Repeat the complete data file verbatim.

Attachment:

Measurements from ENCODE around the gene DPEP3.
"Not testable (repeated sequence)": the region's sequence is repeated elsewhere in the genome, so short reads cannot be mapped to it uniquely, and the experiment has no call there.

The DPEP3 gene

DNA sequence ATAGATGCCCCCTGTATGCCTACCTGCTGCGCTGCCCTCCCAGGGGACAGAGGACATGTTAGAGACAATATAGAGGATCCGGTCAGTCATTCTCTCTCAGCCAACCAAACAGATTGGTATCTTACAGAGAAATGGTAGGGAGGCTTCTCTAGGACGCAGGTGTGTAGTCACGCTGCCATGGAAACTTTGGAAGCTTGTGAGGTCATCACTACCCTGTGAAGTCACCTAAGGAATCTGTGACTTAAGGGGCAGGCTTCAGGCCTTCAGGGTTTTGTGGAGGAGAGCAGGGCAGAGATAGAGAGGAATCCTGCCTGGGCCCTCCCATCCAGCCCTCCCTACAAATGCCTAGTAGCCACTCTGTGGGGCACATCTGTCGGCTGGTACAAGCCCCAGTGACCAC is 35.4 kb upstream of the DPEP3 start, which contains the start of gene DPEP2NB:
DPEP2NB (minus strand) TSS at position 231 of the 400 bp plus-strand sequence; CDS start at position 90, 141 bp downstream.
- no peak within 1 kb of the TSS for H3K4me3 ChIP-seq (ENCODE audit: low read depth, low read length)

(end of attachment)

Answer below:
Measurements from ENCODE around the gene DPEP3.
"Not testable (repeated sequence)": the region's sequence is repeated elsewhere in the genome, so short reads cannot be mapped to it uniquely, and the experiment has no call there.

The DPEP3 gene

DNA sequence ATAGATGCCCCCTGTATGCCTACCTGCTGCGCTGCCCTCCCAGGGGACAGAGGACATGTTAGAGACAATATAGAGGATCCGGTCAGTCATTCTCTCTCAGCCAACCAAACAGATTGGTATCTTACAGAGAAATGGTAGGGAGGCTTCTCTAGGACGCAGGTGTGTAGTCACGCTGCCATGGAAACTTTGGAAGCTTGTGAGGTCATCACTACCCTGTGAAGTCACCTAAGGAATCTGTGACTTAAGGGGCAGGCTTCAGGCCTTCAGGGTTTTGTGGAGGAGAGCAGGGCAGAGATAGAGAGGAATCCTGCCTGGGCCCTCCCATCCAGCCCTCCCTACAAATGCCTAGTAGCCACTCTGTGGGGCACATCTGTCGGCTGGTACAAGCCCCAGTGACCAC is 35.4 kb upstream of the DPEP3 start, which contains the start of gene DPEP2NB:
DPEP2NB (minus strand) TSS at position 231 of the 400 bp plus-strand sequence; CDS start at position 90, 141 bp downstream.
- no peak within 1 kb of the TSS for H3K4me3 ChIP-seq (ENCODE audit: low read depth, low read length)